In the 2017-18 Budget, the Treasurer announced that Open Banking will be introduced in Australia and commissioned an Open Banking Review to recommend the best approach to implement it.
On 26 November 2017, the Government announced that the CDR will be implemented as a measure for customers to harness their digital data, with its design to be informed by the report of the Open Banking Review.
As announced on 26 November 2017, by the Hon Angus Taylor MP, the then Assistant Minister for Cities and Digital Transformation, the CDR is intended as an economy-wide right, to be applied sector-by-sector on the designation of the Treasurer. The Treasurer will be leading the development of the CDR, with the design of the broader CDR informed by the Government’s response to the recommendations of the Open Banking Review.
As part of its response to the Productivity Commission’s Inquiry into Data Availability and Use the Government has committed to a dual-regulator model, involving the Australian Competition and Consumer Commission (ACCC) as the lead regulator, with strong support from the Office of the Australian Information Commissioner (OAIC).
The ACCC will seek to promote competition and customer focussed outcomes within the system, while the OAIC will aim to ensure that strong privacy protections are a fundamental design feature of the CDR. To set technical standards for the CDR, the Government will engage in a process of close collaboration with designated sectors, the technology community, and consumer and privacy advocates.
A GitHub repository to house work on the API Standards has been created. The name of the repository is Consumer Data Standards Australia.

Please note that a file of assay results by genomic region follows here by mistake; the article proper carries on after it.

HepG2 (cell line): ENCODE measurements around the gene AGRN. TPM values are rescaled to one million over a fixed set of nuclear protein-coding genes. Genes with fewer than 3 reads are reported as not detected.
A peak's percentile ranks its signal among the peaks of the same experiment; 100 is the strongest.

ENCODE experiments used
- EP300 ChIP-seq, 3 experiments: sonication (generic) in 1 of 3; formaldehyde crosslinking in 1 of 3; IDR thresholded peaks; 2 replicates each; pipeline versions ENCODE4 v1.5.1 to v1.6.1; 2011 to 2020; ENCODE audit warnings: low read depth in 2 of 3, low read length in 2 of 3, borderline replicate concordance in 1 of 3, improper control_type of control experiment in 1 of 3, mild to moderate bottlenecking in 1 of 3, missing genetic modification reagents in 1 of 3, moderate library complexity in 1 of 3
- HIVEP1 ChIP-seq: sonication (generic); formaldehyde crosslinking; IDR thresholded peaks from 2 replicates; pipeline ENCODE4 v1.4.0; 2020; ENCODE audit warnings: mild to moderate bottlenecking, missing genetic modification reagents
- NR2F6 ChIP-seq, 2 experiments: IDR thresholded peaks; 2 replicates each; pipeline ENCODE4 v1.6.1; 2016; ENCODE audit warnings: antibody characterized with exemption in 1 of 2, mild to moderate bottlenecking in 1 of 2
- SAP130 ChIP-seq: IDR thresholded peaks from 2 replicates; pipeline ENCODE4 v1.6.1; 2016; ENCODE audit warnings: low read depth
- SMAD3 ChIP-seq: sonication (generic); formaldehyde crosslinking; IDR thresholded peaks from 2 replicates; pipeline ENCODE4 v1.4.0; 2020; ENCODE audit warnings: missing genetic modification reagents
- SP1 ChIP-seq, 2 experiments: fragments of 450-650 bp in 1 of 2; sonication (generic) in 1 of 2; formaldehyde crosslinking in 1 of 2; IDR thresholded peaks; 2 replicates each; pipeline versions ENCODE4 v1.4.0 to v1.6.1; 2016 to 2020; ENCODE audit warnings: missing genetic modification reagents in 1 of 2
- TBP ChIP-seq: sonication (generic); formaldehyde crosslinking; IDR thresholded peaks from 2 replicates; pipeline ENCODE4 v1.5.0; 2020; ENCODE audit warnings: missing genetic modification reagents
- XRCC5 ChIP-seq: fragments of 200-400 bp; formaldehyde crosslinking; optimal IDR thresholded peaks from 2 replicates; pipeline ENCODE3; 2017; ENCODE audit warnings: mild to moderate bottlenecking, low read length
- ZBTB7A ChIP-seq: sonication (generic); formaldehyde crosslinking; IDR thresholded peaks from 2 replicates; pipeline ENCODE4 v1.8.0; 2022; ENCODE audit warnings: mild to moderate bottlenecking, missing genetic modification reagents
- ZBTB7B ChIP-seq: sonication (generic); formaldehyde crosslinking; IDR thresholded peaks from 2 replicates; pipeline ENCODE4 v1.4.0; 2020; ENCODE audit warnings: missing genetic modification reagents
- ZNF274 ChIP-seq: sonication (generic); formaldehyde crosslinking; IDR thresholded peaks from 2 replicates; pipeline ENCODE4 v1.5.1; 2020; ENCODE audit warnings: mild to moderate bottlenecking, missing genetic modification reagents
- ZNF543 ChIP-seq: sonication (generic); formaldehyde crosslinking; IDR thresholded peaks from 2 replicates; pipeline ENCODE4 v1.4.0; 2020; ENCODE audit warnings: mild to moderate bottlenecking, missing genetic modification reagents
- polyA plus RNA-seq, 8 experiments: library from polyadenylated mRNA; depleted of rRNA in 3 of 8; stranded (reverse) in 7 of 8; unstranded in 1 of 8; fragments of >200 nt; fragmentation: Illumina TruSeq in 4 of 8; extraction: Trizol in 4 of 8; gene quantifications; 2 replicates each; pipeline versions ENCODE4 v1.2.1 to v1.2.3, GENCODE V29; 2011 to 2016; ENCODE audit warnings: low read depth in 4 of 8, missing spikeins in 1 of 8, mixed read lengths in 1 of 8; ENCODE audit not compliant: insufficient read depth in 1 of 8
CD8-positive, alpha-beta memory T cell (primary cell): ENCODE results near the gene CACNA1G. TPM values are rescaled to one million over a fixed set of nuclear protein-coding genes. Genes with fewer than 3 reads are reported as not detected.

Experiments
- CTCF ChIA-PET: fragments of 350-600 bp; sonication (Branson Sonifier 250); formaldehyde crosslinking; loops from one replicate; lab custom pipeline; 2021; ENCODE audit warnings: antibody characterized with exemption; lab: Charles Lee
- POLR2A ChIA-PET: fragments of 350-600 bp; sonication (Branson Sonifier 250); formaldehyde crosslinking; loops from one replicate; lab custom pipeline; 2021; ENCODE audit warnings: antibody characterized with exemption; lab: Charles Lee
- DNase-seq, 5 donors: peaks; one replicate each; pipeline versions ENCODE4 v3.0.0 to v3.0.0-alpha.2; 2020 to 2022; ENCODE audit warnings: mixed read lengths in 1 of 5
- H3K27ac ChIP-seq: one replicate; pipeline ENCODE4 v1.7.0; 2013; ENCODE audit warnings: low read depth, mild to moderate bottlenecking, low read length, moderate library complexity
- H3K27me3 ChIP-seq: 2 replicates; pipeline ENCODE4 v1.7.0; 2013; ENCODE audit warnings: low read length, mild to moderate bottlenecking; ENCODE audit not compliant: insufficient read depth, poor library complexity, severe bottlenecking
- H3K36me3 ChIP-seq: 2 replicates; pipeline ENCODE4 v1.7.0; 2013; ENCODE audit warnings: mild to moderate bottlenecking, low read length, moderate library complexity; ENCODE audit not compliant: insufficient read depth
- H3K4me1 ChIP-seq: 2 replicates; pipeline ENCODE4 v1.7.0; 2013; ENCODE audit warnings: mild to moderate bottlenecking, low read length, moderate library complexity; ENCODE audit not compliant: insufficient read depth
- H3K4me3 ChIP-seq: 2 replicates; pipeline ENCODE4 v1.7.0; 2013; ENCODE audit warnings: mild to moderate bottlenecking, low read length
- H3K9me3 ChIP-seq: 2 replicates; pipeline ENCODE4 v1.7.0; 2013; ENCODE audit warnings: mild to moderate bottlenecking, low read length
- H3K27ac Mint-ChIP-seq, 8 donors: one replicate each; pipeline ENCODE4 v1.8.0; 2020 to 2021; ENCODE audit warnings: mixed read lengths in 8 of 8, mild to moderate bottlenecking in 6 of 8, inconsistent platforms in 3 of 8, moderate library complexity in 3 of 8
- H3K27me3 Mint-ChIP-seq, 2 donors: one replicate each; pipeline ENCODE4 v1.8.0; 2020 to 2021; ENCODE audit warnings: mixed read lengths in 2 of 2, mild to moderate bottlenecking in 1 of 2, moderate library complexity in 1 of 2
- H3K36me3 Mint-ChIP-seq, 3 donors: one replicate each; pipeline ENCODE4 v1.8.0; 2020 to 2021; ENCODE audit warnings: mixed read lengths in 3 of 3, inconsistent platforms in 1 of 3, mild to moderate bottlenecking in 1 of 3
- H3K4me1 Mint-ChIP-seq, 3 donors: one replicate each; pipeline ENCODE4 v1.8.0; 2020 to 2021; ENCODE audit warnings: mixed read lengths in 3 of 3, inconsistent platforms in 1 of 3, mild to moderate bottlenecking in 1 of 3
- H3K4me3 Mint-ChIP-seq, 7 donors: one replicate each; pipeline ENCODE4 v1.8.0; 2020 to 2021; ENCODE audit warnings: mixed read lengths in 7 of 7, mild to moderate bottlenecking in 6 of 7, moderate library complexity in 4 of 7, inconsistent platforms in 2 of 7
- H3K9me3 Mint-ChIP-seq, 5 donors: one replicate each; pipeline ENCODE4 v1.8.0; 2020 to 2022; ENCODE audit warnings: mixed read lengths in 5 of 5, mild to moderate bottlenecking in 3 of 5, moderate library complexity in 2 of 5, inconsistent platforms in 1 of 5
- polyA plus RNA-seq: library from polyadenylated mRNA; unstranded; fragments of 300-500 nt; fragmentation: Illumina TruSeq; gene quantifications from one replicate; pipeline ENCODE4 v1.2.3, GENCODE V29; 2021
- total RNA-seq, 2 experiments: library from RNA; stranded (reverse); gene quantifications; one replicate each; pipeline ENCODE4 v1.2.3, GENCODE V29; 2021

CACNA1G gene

The repository can be found at: https://github.com/ConsumerDataStandardsAustralia
The issue tracker attached to the open-banking repository under this organisation will be used for the publishing of decision proposals as the standards are developed.
The issue list can be found at: https://github.com/ConsumerDataStandardsAustralia/open-banking/issues
The Treasury will oversee the development of the Consumer Data Right (CDR) legislation, with its design informed by the recommendations of the Open Banking Review and adopted by the Government.
The main tasks for the Treasury will be:
• Consulting on draft legislation
• Providing updates to the Minister on progress regarding implementation
• Providing advice to the Minister on future designated sectors
• Providing advice to the Minister on rules submitted by the ACCC for consent
The Treasury is an observer sitting on the Data Standards Body Advisory Committee.
OAIC has a number of roles in the CDR regime, including an advisory role, overview of the privacy protection elements, and consumer complaints handling once in operation. OAIC will be the first port of call for complaints for consumers regarding breaches of their rights under the CDR regime.
They will work with the Data Standards Body to ensure that the consumer’s privacy is well protected, and be an observer on the Advisory Committee.
ACCC will be lead regulator for the CDR regime. Their role is to:
• Empower consumers and foster competition
• Provide education and guidance to consumers on the benefits of the CDR
• Recommend future industries/sectors to government to be designated participants in the CDR regime
• Develop rules and accreditation schemes
• Take enforcement action to ensure compliance by participants
The ACCC is an observer sitting on the Data Standards Body Advisory Committee.